MR. DALEY: I, I, I don't think there's a, a meeting that's going to give the confidence that Jim is talking about. I think what's going to take place is you're going to have the confidence by the actions of this administration in consultation with the president-elect, in--and then President-elect Obama, as he has done, telling his team, "Quickly, in 60 days, put together a plan that we can pass, even before I become president." That's the sort of aggressive leadership that I think President Obama's going to give. And I think the markets, as shown by Friday's action, maybe, indicate that there is some belief that, as his team gets appointed and they then develop a plan, that we're going to begin to see some confidence come back into the--and there, this is a difficult period, no doubt about it, in this transition period, but the administration is also, as I understand it from press reports, moving very quickly to possibly even change the plans that they've put forward at this point.
MR. BAKER: The appointment...
MR. BROKAW: Here, here is part of the problem as I see it.
MR. BAKER: The appointment of the team...
MR. BROKAW: Go ahead.
MR. BAKER: Tom, the appointment of the team did, the appointment of the team did, did stabilize things for a day or so, and Bill's quite right about that. And then when it's formally announced Monday, it may do so again. But I'm not sure that it's going to be enough to, to, to stop the problem. And, and, boy, nothing would do more. And, and the president-elect would not have to take ownership. This would be a joint program, and it would only--it would be limited to trying to do further stabilization of the financial system only.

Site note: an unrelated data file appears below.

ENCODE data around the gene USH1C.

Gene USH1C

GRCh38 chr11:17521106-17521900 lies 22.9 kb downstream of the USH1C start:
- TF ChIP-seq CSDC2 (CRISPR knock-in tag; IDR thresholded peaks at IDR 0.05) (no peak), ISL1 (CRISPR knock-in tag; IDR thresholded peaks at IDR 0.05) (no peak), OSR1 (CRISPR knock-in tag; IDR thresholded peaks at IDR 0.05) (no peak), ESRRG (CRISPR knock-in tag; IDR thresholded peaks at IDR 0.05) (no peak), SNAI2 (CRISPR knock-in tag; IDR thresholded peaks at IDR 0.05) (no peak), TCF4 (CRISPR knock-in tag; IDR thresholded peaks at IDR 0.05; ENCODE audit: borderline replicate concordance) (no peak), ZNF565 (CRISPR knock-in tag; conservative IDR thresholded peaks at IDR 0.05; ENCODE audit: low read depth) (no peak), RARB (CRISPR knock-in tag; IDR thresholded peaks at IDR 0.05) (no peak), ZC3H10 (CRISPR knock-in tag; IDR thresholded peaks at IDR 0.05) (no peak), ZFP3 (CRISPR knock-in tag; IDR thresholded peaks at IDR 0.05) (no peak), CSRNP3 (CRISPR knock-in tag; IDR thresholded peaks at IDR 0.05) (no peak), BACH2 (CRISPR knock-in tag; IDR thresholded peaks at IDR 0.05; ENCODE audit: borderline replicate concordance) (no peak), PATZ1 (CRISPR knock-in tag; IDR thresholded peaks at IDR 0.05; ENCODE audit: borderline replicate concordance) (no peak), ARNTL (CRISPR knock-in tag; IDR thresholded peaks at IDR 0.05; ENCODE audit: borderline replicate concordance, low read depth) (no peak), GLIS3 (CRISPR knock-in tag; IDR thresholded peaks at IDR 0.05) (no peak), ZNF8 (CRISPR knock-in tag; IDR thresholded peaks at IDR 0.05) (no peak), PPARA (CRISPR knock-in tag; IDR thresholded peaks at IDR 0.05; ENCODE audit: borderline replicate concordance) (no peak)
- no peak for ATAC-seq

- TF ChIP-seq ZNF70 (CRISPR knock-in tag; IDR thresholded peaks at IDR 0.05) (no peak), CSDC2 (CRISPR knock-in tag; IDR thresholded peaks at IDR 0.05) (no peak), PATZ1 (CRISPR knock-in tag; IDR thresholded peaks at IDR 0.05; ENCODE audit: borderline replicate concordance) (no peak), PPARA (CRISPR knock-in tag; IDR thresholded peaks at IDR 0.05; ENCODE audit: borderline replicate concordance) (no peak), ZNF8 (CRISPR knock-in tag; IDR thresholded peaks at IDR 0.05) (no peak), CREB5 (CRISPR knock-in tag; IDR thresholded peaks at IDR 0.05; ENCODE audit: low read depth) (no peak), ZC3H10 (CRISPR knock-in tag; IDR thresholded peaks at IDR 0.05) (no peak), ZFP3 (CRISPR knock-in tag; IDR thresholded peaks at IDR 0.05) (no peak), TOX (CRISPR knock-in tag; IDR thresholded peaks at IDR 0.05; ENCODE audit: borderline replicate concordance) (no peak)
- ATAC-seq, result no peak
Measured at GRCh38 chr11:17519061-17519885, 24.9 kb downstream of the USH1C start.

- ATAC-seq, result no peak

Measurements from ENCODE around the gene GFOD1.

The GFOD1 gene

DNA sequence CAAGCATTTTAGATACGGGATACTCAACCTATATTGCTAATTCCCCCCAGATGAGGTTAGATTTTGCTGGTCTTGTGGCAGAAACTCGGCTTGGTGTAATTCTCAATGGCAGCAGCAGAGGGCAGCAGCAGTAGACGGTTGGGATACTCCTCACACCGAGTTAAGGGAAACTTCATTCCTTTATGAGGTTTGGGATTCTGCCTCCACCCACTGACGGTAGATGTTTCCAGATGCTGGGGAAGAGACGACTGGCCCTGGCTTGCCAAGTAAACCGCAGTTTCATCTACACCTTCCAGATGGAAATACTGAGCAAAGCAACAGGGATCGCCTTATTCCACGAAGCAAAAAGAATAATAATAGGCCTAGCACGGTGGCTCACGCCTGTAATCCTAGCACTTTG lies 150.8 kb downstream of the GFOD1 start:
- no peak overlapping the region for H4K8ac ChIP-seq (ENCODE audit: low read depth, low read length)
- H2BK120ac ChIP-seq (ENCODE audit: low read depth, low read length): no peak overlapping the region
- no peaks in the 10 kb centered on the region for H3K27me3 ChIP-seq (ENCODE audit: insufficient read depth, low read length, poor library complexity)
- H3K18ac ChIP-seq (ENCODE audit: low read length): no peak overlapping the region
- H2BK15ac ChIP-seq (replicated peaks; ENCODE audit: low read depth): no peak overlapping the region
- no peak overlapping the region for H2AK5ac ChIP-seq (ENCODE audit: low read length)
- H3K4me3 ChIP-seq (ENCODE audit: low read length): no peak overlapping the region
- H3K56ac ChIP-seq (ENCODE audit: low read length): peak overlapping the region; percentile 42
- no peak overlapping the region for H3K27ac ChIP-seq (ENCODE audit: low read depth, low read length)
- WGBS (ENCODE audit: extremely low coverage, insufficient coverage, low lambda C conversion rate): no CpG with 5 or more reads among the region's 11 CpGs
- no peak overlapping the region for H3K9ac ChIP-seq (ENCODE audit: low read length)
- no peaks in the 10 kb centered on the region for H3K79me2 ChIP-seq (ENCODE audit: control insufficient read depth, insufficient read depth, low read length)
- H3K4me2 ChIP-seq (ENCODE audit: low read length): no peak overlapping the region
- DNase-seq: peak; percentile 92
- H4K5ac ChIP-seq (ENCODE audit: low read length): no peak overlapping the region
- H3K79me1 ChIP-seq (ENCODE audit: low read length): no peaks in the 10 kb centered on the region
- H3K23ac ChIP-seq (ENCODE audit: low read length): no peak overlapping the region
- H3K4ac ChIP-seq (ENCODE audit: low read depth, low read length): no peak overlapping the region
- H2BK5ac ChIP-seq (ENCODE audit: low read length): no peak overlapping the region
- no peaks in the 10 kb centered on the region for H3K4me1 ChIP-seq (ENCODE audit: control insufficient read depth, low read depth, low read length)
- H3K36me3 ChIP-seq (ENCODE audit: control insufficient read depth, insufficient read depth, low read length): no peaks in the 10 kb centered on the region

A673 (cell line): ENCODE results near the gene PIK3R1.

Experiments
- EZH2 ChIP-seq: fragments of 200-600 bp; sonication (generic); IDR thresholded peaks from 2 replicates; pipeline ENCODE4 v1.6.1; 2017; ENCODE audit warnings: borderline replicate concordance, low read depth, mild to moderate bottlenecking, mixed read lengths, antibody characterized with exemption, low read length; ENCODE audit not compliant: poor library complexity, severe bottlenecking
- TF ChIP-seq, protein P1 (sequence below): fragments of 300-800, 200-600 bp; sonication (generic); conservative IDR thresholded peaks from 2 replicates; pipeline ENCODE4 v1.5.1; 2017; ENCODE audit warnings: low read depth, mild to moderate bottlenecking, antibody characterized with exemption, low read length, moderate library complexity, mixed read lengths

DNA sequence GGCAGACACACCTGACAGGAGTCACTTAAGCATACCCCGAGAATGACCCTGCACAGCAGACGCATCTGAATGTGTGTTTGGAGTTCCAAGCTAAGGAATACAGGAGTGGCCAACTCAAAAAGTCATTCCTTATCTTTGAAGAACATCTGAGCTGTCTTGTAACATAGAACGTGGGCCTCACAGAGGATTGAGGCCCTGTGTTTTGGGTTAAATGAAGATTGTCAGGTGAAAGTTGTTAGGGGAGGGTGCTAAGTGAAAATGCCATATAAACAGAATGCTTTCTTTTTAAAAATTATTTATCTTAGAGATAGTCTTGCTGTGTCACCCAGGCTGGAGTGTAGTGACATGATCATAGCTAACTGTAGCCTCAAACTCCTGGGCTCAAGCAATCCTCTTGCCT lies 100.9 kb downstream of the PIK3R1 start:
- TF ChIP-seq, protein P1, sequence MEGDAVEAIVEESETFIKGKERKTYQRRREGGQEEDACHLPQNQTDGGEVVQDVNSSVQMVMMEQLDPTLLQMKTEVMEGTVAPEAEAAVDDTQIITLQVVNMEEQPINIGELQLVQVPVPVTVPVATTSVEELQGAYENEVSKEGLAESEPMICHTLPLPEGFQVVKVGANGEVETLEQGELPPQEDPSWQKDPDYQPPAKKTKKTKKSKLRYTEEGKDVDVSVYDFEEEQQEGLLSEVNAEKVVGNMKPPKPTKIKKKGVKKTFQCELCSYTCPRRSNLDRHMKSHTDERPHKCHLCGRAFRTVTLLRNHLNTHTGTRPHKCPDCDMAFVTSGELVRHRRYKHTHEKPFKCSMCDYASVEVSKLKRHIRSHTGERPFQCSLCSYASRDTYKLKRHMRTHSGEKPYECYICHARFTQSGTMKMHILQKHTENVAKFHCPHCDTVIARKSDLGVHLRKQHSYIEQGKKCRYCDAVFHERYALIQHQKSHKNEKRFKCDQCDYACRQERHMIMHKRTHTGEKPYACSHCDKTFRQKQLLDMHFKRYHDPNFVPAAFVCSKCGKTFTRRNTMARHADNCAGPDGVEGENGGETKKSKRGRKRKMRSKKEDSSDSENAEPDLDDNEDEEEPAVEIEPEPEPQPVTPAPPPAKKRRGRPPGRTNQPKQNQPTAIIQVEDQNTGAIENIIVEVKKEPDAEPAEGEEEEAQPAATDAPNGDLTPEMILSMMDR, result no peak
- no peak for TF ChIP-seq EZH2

Exactly. Seems to make a lot of sense, doesn't it? And, as Brokaw appeared to agree with Baker, this could have been the perfect opportunity to bring up the FDR-Hoover precedent, and ask Daley whether Obama's reticence to work with Bush before inauguration day was because he and his team were secretly hoping the crisis worsens.
The absence of such a discussion was made even more absurd by the recent comments of Obama's future chief of staff Rahm Emanuel as my colleague Seton Motley reported Friday:
"You never want a serious crisis to go to waste. And what I mean by that is an opportunity to do things you think you could not do before."
Was Brokaw ignorant of this precedent, and Emanuel's statements, or just looking to protect both Obama and FDR from such scrutiny?
That question seemed even more important as the panel discussion ensued in a later segment, and nobody else was interested in bringing up the FDR-Hoover precedent: